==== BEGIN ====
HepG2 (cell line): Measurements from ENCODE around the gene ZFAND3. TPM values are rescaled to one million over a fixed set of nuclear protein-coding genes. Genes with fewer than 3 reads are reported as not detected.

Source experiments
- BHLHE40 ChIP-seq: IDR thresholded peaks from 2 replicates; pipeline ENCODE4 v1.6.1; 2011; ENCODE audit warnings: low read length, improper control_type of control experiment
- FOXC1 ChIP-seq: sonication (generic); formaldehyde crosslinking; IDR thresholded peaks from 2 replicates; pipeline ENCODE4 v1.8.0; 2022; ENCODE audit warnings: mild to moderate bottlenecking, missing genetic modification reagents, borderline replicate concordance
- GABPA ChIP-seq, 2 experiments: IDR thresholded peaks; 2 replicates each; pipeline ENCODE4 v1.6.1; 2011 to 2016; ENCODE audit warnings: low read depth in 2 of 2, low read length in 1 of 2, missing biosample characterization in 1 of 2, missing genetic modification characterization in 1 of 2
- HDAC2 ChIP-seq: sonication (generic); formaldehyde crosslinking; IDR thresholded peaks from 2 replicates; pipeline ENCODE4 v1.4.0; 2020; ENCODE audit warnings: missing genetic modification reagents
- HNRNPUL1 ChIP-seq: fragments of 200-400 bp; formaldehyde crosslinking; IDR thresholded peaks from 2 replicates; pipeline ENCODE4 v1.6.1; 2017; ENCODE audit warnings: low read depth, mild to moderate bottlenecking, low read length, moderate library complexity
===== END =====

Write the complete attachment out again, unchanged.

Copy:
HepG2 (cell line): Measurements from ENCODE around the gene ZFAND3. TPM values are rescaled to one million over a fixed set of nuclear protein-coding genes. Genes with fewer than 3 reads are reported as not detected.

Source experiments
- BHLHE40 ChIP-seq: IDR thresholded peaks from 2 replicates; pipeline ENCODE4 v1.6.1; 2011; ENCODE audit warnings: low read length, improper control_type of control experiment
- FOXC1 ChIP-seq: sonication (generic); formaldehyde crosslinking; IDR thresholded peaks from 2 replicates; pipeline ENCODE4 v1.8.0; 2022; ENCODE audit warnings: mild to moderate bottlenecking, missing genetic modification reagents, borderline replicate concordance
- GABPA ChIP-seq, 2 experiments: IDR thresholded peaks; 2 replicates each; pipeline ENCODE4 v1.6.1; 2011 to 2016; ENCODE audit warnings: low read depth in 2 of 2, low read length in 1 of 2, missing biosample characterization in 1 of 2, missing genetic modification characterization in 1 of 2
- HDAC2 ChIP-seq: sonication (generic); formaldehyde crosslinking; IDR thresholded peaks from 2 replicates; pipeline ENCODE4 v1.4.0; 2020; ENCODE audit warnings: missing genetic modification reagents
- HNRNPUL1 ChIP-seq: fragments of 200-400 bp; formaldehyde crosslinking; IDR thresholded peaks from 2 replicates; pipeline ENCODE4 v1.6.1; 2017; ENCODE audit warnings: low read depth, mild to moderate bottlenecking, low read length, moderate library complexity